I divide my work in main sequences (Intro and titles, flight from Paris to the river departure point, and then sequences concerning each day of the trip) They are all nested into a Master sequence which is the whole movie to be rendered. So I suppose that following your method is compatible with my way of editing. I use AE mainly to stabilize some of the shots mostly from my old Sony camera. For the analog film I have used a small software to create individual clips of each scene in the different reels. It helps me discard immediately the bad ones before I load them into the videos' bin. But as you say I fear we're entering into a discussion far from my initial question. As said above I'll try to understand how SG functions and make tests before deciding to switch to it for the whole project.

                           

                          Many thanks for your explanations and advice.

                          Claude

                          • 10. Re: fast color correction in premiere pro
                            R Neil Haugen Adobe Community Professional & MVP

                            Claude,

                             

                            So you're just over a decade above me ... we're still young enough, right? 

                             

                            SpeedGrade is an odd duck at first, but is incredibly quick and nifty once you start "seeing" it. Lynda-dot-com has a couple really good tuts on using it. Now that the trips tof/from PprPro are so slick it's well worth a bit of time learning. I'm also the most active person on the Sg forum btw ...

                             

                            Your workflow would be a perfect one for direct link. Also have you tried the Warp Stabilizer in PrPro? Once I started using that it cut down on the need for tripping to Ae for me quite a bit. And the multiple sequences nested into a master is a much better utilization of resources also. Good choices, you're doing fine.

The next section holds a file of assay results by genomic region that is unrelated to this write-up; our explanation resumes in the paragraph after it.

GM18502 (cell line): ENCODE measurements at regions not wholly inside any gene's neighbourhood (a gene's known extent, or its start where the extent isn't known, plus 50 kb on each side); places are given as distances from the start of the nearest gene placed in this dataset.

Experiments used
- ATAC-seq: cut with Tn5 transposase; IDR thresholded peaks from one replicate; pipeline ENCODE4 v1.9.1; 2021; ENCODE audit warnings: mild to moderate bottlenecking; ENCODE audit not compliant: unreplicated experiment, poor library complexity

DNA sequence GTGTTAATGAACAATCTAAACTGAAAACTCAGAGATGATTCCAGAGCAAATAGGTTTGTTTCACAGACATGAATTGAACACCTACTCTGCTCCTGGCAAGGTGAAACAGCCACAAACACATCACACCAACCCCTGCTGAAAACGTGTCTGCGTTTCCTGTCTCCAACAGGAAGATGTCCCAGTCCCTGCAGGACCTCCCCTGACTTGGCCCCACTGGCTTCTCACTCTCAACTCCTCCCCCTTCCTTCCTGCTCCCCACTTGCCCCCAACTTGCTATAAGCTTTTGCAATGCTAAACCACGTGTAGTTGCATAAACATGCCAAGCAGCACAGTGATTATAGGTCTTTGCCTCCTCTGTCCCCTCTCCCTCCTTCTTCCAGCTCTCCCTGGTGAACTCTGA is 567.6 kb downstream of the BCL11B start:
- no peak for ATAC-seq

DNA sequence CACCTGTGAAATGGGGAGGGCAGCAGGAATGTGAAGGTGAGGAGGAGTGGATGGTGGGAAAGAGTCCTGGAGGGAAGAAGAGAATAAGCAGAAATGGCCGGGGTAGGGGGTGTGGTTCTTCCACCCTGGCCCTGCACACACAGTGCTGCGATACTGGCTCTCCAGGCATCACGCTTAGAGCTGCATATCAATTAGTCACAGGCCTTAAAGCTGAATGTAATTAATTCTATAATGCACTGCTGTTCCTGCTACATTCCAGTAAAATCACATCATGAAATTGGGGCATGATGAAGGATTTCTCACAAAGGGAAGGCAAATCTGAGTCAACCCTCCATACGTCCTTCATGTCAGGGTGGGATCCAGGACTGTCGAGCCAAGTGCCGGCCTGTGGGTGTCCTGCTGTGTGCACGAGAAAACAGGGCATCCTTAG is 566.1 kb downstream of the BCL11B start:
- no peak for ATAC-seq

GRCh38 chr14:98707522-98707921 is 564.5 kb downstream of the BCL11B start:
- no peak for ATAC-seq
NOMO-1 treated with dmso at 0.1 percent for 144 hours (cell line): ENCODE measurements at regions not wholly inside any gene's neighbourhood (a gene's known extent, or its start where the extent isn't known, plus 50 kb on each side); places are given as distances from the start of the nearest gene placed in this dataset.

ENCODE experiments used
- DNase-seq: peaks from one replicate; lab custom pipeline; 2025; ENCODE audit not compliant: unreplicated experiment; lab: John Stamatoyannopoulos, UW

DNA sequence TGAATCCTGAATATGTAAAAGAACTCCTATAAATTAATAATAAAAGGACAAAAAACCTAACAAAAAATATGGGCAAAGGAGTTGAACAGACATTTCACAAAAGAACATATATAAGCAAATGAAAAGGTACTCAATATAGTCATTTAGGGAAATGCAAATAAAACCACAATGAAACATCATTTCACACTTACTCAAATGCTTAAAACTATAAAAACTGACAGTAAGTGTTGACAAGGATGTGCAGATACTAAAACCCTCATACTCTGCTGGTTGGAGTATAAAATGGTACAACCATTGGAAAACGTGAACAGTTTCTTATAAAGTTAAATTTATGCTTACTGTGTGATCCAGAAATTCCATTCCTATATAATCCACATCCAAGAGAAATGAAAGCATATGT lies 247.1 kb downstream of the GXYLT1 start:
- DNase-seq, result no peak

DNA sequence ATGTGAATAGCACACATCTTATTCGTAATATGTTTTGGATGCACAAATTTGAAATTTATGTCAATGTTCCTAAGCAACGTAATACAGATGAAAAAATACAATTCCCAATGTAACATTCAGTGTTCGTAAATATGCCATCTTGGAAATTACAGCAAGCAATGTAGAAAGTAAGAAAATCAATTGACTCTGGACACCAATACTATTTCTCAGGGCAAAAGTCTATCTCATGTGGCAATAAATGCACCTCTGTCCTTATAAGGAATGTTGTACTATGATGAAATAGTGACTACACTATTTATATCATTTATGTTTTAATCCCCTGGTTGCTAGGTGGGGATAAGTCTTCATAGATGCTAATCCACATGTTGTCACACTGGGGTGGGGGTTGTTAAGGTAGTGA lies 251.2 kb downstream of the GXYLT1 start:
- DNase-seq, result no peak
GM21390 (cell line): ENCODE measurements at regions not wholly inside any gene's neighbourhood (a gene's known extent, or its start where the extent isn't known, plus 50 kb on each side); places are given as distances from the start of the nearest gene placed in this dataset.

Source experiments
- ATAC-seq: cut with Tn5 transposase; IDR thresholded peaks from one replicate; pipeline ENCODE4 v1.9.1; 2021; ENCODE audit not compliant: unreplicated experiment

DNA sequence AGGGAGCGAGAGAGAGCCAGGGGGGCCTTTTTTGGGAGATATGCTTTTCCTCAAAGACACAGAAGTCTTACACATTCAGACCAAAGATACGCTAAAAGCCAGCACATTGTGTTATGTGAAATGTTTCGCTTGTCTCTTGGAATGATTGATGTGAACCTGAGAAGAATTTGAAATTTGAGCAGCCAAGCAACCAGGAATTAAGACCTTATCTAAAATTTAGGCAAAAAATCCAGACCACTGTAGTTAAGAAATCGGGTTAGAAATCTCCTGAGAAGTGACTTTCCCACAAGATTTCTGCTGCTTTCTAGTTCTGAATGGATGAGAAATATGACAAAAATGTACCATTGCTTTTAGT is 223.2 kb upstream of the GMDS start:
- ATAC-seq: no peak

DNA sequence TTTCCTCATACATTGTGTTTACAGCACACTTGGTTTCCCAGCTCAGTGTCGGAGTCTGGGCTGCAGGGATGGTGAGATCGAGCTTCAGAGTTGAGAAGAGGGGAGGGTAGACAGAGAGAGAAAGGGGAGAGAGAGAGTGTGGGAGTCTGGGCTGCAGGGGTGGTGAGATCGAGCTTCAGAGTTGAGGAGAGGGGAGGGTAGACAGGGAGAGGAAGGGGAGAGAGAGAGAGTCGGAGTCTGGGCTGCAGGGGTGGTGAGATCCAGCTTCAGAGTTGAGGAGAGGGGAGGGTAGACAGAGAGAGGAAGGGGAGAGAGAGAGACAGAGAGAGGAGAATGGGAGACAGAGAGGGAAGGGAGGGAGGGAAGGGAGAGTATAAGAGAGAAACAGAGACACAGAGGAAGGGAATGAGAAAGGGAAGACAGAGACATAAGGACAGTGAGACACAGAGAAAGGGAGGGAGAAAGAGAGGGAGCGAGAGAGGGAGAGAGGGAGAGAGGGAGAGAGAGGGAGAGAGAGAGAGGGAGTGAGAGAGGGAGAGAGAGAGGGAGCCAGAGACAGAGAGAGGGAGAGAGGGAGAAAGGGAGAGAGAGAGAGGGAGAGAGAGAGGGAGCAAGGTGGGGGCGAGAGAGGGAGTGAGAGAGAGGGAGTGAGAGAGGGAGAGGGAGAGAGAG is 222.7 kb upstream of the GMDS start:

Neil

                            • 11. Re: fast color correction in premiere pro
                              clauderozsa Level 1

                              Neil, I have a problem using the stab in Premiere; it always gives me the message that my clip dimension are not compatible because not of the same length as my sequences? I don't understand. My sequence is a combination of clips they cant have the same length!

                              May be you can make me more intelligent on this aspect too!. Also I've got rather a stable grip with my camera (not on the raft for other obvious reasons!!!). My new Canon Legria HD is rather heavy and that is great to be stable (900g).

                              Anyway switching from AE to Pr is not a problem as I use also others features of AE like VideoCopilot for some of my titles or effects.

                               

                              If you wish to see my videos, please send me a private message and I'll give you the password.

                              • 12. Re: fast color correction in premiere pro
                                clauderozsa Level 1

                                Neil, I've just made a simple test with speedgrade and I must say it's really amazing here is the result after exporting back to Premiere! It took me exactly less than 5 minutes! It's of course a rough correction but it is already not far from what I was looking for. the problem is to find enough tutorials concerning Speedgrade CC as most deals with CS6 which has a lot of differences with the new version. Thanks anyway for your info.

                                Claude

                                From left to right: original-----> color corrected and under the reference without any correction.

                                screenshot_Sun_Nov_30_16.32.08_1.jpg

                                • 13. Re: fast color correction in premiere pro
                                  R Neil Haugen Adobe Community Professional & MVP

                                  Nice job ... and yea, Sg is in my never to be humble opinion clearly hurt by the dearth of GOOD and practical info on using it produced by anyone. Creative Cow & lynda and a few independent pieces on it are pretty good but simply don't cover so many parts of this program in so many workflows.

                                   

                                  Neil

                                  • 14. Re: fast color correction in premiere pro
                                    clauderozsa Level 1

                                    it's always the same developers hate to make extensive manuals of their softwares; I have worked in a software company in the 80s managing a team for the development of financial databases and softwares and I was always struggling with my engineers on that subject; they had always good excuses to postpone the writing of the manuals. Unfortunately for them being a former user and developer besides my job as a financial analyst, I'm stubborn and strong-headed and they could not escape my orders on the matter! And I always won in the end. We have an expression for that in French: to be a mule's head!!!!